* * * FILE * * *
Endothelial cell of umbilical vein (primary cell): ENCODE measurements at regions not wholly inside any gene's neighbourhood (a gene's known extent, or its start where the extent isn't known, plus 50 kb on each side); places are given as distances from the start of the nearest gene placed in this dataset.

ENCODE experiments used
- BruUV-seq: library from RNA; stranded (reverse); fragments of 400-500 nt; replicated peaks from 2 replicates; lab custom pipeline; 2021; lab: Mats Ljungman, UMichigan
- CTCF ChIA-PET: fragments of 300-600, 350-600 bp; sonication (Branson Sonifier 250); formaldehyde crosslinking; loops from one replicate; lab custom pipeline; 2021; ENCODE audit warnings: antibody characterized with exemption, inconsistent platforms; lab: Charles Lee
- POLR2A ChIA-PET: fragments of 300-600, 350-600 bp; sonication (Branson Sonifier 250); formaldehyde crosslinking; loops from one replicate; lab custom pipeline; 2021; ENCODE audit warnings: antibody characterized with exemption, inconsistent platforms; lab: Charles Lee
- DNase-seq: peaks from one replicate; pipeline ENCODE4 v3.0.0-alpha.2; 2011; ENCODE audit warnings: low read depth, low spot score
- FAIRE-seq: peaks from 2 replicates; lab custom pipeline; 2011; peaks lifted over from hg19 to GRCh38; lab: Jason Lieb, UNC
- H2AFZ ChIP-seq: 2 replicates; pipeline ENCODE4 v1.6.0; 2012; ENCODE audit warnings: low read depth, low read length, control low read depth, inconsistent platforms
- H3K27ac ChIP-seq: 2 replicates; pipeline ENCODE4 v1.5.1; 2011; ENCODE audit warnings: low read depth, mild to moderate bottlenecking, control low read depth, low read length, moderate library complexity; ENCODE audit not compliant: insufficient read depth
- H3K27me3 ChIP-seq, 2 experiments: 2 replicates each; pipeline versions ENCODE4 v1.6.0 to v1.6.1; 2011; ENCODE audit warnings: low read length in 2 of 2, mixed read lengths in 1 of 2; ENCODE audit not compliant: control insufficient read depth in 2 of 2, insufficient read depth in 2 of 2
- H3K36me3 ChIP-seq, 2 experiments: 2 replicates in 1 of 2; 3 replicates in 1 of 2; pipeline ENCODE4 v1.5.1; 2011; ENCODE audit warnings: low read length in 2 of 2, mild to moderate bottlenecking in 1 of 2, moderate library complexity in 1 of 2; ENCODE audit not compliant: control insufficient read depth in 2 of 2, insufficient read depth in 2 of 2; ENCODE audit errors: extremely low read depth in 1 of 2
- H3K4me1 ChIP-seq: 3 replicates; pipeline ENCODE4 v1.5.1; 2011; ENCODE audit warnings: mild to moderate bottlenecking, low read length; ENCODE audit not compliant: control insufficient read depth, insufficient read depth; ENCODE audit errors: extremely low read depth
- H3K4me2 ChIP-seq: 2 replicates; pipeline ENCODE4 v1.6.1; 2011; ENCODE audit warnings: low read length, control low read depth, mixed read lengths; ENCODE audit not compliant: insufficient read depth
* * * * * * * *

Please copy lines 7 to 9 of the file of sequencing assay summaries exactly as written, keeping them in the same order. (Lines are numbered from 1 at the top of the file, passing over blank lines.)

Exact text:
- FAIRE-seq: peaks from 2 replicates; lab custom pipeline; 2011; peaks lifted over from hg19 to GRCh38; lab: Jason Lieb, UNC
- H2AFZ ChIP-seq: 2 replicates; pipeline ENCODE4 v1.6.0; 2012; ENCODE audit warnings: low read depth, low read length, control low read depth, inconsistent platforms
- H3K27ac ChIP-seq: 2 replicates; pipeline ENCODE4 v1.5.1; 2011; ENCODE audit warnings: low read depth, mild to moderate bottlenecking, control low read depth, low read length, moderate library complexity; ENCODE audit not compliant: insufficient read depth